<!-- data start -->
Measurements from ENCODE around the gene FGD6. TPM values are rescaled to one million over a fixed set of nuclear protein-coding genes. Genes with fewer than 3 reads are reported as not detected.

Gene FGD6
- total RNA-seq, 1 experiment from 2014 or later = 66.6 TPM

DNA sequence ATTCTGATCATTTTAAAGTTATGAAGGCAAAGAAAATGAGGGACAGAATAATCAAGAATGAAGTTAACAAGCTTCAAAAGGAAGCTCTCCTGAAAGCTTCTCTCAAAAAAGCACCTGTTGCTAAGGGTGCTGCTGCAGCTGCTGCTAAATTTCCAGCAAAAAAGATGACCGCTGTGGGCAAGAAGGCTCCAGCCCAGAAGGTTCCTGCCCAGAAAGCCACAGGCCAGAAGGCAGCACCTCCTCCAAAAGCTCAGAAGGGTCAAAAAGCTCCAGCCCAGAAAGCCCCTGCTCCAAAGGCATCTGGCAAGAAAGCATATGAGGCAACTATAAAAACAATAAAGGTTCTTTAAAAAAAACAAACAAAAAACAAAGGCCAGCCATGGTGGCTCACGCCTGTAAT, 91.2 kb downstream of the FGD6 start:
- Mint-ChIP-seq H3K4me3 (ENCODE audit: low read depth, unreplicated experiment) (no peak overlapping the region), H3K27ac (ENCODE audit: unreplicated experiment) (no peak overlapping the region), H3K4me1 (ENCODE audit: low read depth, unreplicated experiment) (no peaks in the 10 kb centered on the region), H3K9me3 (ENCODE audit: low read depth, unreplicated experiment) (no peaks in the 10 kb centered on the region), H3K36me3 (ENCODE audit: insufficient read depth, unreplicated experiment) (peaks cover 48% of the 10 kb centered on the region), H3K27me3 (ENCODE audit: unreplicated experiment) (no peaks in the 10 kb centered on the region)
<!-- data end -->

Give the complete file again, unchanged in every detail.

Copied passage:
Measurements from ENCODE around the gene FGD6. TPM values are rescaled to one million over a fixed set of nuclear protein-coding genes. Genes with fewer than 3 reads are reported as not detected.

Gene FGD6
- total RNA-seq, 1 experiment from 2014 or later = 66.6 TPM

DNA sequence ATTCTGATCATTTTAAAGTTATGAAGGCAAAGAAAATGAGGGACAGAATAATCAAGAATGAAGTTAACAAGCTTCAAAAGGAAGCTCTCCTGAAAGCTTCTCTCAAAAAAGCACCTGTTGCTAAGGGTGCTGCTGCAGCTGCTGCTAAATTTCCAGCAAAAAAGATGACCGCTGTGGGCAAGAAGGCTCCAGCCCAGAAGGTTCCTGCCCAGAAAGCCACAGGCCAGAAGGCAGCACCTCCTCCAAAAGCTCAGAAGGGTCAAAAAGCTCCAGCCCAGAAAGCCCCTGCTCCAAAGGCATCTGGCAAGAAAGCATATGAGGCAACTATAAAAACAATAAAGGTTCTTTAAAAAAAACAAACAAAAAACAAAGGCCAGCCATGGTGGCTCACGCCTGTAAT, 91.2 kb downstream of the FGD6 start:
- Mint-ChIP-seq H3K4me3 (ENCODE audit: low read depth, unreplicated experiment) (no peak overlapping the region), H3K27ac (ENCODE audit: unreplicated experiment) (no peak overlapping the region), H3K4me1 (ENCODE audit: low read depth, unreplicated experiment) (no peaks in the 10 kb centered on the region), H3K9me3 (ENCODE audit: low read depth, unreplicated experiment) (no peaks in the 10 kb centered on the region), H3K36me3 (ENCODE audit: insufficient read depth, unreplicated experiment) (peaks cover 48% of the 10 kb centered on the region), H3K27me3 (ENCODE audit: unreplicated experiment) (no peaks in the 10 kb centered on the region)